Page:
March 10, 2020
Company culture is more integral to remote platforms than it is to traditional bricks-and-mortar enterprises. In a disjointed setting, culture is what holds a team together, and marries it to the company’s values. Not only is this a boon to getting work done, it’s a formula for business success. Consider the main challenges to many people working in concert from different locations: accessing information, clearly communicating, making decisions that reflect an organization’s mission. When we optimize these actions, we’re more productive and better able to serve customers and meet objectives.
These things can be facilitated—or suppressed—by our virtual workplace environment and operating policies. We can communicate quickly and effectively, working from the same set of facts and making choices in line with our shared goals. If company culture is the social basis for productivity, then how we manage people from afar is how we build a foundation that feeds all of our business moves.
Great cultures set workers up for success by giving them the tools they need to do their jobs. While there are many rationales for business transparency, the availability of background information to all who need it is the most compelling in remote situations. A central clearinghouse for company details—anything from who does what to the organization’s financial records—will put everybody on the same page.
File-sharing systems make this a breeze from multiple locations. Dozens of employees working from home can be granted access to what they need to know in order to make informed decisions or pass along accurate details to vendors and customers. An updated roster of roles and goals for every team member lets staff quickly locate the right people when they need help, answers, or authorization.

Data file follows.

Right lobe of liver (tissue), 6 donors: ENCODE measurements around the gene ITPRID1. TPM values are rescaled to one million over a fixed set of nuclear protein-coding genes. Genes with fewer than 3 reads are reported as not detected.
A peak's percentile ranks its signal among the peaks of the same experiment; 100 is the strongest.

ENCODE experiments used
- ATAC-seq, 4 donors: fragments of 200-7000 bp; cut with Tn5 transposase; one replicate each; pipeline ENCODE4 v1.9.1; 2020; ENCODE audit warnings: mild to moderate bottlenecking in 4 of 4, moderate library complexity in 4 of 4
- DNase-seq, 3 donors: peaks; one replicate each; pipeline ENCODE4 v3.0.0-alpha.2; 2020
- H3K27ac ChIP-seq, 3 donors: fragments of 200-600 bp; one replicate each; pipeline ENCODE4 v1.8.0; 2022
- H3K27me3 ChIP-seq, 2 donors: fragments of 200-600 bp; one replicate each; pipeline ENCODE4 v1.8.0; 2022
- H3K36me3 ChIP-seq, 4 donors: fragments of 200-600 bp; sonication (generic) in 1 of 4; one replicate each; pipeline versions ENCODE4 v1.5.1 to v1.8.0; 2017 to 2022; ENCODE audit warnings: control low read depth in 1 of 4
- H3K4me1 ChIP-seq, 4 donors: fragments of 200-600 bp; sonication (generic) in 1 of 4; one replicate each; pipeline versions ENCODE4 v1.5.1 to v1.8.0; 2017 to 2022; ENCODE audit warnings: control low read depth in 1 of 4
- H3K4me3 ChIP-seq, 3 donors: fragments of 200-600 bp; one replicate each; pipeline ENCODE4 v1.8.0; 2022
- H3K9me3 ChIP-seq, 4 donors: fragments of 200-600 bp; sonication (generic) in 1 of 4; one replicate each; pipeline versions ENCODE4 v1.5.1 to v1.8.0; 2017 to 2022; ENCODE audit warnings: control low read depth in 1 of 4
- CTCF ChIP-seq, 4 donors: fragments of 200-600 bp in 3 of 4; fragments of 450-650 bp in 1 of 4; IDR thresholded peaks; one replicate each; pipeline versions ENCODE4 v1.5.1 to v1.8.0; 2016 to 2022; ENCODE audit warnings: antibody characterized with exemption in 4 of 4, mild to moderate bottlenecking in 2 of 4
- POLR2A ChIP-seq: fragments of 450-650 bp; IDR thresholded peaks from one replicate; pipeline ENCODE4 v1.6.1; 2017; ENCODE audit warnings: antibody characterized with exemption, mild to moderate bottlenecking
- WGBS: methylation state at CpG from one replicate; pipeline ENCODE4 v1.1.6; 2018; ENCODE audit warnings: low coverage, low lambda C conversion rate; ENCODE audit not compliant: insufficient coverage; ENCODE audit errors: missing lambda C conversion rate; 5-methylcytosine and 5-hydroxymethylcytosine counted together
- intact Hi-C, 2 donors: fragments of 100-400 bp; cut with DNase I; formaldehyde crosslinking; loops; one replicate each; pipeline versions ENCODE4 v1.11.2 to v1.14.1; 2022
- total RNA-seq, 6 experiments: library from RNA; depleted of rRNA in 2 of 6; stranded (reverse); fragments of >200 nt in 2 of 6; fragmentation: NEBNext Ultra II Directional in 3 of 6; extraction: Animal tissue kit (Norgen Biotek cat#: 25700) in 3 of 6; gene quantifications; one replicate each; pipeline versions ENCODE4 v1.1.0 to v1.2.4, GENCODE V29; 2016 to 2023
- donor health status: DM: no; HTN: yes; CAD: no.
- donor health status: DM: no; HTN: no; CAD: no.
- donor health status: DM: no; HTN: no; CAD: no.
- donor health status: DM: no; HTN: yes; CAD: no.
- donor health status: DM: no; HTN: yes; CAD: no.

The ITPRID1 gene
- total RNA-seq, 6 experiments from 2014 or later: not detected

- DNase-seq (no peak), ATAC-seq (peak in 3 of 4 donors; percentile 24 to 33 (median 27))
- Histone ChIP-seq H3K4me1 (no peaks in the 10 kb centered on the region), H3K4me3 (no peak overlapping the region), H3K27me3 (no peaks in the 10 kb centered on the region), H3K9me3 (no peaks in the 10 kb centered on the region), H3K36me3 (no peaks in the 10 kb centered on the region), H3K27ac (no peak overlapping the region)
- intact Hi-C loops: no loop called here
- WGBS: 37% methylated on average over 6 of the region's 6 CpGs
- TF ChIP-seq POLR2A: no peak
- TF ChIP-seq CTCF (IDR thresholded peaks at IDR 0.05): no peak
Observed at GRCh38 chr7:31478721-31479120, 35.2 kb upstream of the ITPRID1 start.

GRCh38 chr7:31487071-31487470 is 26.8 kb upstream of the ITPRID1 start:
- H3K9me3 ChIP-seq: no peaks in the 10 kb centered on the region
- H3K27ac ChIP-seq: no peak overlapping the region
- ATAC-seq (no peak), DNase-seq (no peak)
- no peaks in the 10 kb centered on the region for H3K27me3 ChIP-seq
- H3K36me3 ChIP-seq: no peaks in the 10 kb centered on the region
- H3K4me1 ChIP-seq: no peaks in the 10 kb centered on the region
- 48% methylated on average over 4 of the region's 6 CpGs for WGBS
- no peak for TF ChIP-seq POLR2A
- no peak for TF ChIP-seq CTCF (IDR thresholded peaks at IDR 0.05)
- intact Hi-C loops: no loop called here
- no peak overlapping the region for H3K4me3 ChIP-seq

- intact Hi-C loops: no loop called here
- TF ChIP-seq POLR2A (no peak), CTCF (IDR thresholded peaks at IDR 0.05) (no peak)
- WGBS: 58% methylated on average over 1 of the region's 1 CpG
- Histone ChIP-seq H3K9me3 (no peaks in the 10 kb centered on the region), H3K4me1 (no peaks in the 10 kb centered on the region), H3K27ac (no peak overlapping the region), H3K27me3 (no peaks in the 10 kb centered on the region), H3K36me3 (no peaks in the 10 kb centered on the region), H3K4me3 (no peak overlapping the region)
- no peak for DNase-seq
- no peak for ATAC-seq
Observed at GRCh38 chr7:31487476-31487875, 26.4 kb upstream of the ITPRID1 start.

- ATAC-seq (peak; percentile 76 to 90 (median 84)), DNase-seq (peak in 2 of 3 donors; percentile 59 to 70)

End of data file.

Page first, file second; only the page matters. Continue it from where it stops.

How transparent should a company be? That depends on what leaders want to get from it. For instance, sharing as much financial information as possible with employees becomes a motivational tool. Understanding the bottom-line impact of their own good work and that of their department illustrates how individual performance affects the organization’s viability in the marketplace and, therefore, individual job security. Knowing why isn’t just a cultural luxury, but a means to engage employees in moving the company forward.
The personal is professional
Isolation and difficulty connecting with colleagues can literally stymie remote workers. Having a cohesive communications policy and technology solves those problems and forms the basis for a culture of teamwork. With distance between workers, teams need to be clear on who the key players are, so they know who to contact when they need help – broadcasting internal company roles is a quick way to do this
Slack integrated communications system is a way to reach people in the most convenient manner. You can email, text, chat, and hold virtual teleconferences as the situation demands. Knowing that coworkers are a few keystrokes away allows teams to work efficiently and confidently. It also gives a sense of team camaraderie and downs the walls of isolation and further engages teams—as individuals, as project members, and as part of the larger company.
Branding is bonding
Identifying as constituents of a larger effort is an important motivator, and a big job performed by company culture is to bring folks under the big umbrella. In a sense that goes beyond marketing, your corporate brand is that umbrella. The image a company projects—to customers, to prospective talent, and to competitors—is the shared vision that brings team members together.
In a practical sense, aligning everyone with your organization’s mission and the core values from which it operates works twofold: it gives employees a personal stake in their work, and it helps them make day-to-day choices that reinforce your brand. Think about top companies with strong brands, like Google and Apple. Their people want to be part of that brand because they approve of values like innovation and serving people.
When remote staff clock in from the comfort of their home offices, they need to know that they’ll have what they need to excel at their work. They can get advice or intel from a colleague at a moment’s notice. They can feel good about their efforts to achieve the company’s agenda.
We can see how these cultural elements tie into one another and form a sort of safety net that employees can rely on. These aren’t just nice-to-have assurances for people who are expected to be self-starters. They are everything.
Image by Engin_Akyurt